Objective: Central-line associated bloodstream infection (CLABSI) is associated with increased mortality, morbidity, and cost in hospitalized children. An evidence-based bundle of care can decrease CLABSI, but bundle compliance is imperfect. We explored factors impacting bundle performance in the pediatric intensive care unit (PICU) by bedside nurses.
Methods: Single-center cross-sectional electronic survey of PICU bedside nurses in an academic tertiary care center; using the COM-B (capability, opportunity, motivation) and TDF (theoretical domains framework) behavioral models to explore CLABSI bundle performance and identify barriers to compliance.
Results: We analyzed 160 completed surveys from 226 nurses (71% response rate). CLABSI knowledge was strong (capability). However, challenges related to opportunity were identified: 71% reported that patient care requirements impact bundle completion; 32% described the bundle as stressful; and CLABSI was viewed as the most difficult of all bundles. Seventy-five percent reported being highly impacted by physician attitude toward the CLABSI bundle (motivation).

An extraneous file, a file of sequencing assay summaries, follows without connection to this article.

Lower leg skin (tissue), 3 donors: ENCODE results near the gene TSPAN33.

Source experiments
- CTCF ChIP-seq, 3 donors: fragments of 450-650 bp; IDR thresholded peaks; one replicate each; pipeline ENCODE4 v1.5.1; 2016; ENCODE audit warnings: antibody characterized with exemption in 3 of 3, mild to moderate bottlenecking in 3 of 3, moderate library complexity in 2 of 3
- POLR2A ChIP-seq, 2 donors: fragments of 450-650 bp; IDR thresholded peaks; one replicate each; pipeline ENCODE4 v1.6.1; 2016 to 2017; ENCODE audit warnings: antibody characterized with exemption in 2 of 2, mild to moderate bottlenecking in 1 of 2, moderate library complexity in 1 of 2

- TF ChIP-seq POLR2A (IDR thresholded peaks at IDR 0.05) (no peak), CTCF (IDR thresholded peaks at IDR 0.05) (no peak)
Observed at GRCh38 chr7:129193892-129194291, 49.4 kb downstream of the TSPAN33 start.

Conclusions: PICU nurses are knowledgeable and motivated to prevent CLABSI, but face challenges from competing clinical tasks, limited resources, and complex family interactions. Physician engagement was specifically noted to impact nurse motivation to complete the bundle. Interventions that address these challenges may improve bundle performance and prevent CLABSI in critically ill children.
Keywords: Bacteremia; Behavioral science; Central-line associated bloodstream infection; Hospital-acquired infection; Infection prevention.
Copyright © 2020 Association for Professionals in Infection Control and Epidemiology, Inc. Published by Elsevier Inc. All rights reserved.